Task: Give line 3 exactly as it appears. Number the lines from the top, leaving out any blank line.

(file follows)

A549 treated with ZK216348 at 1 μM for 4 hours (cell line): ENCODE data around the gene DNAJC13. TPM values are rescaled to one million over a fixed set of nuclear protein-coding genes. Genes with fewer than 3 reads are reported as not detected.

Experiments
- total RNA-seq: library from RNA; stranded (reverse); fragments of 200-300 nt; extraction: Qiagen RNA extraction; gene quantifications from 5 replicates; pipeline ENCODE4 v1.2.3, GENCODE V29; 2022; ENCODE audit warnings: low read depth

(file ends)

- total RNA-seq: library from RNA; stranded (reverse); fragments of 200-300 nt; extraction: Qiagen RNA extraction; gene quantifications from 5 replicates; pipeline ENCODE4 v1.2.3, GENCODE V29; 2022; ENCODE audit warnings: low read depth